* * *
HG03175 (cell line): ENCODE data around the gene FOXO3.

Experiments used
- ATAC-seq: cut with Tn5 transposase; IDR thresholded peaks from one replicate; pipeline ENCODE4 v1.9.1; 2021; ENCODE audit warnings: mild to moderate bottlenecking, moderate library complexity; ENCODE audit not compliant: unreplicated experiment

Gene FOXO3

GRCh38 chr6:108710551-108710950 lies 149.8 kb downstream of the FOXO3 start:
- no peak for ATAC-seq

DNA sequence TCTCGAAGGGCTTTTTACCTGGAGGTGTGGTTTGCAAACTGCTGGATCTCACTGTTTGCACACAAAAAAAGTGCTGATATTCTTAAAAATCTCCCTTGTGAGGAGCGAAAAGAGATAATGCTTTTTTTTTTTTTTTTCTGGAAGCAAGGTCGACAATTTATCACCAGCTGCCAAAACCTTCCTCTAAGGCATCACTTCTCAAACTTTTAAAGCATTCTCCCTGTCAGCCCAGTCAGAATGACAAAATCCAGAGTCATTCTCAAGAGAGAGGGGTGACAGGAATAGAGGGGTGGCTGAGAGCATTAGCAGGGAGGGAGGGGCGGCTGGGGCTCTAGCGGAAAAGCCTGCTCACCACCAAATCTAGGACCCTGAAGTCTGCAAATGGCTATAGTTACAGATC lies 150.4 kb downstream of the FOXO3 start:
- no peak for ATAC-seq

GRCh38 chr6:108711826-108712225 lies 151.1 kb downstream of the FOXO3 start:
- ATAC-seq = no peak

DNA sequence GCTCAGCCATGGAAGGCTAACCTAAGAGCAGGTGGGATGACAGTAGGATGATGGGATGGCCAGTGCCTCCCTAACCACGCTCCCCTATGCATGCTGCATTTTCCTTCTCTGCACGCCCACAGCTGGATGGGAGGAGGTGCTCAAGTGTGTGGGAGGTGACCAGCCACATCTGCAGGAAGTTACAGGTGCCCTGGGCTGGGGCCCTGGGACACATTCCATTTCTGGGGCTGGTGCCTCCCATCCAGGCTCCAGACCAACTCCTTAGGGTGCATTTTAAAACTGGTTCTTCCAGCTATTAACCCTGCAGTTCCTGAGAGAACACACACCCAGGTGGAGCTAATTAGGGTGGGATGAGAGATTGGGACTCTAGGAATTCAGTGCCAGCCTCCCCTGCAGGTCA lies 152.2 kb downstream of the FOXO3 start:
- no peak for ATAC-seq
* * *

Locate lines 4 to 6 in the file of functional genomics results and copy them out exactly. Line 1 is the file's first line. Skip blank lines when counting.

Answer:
Gene FOXO3

GRCh38 chr6:108710551-108710950 lies 149.8 kb downstream of the FOXO3 start:
- no peak for ATAC-seq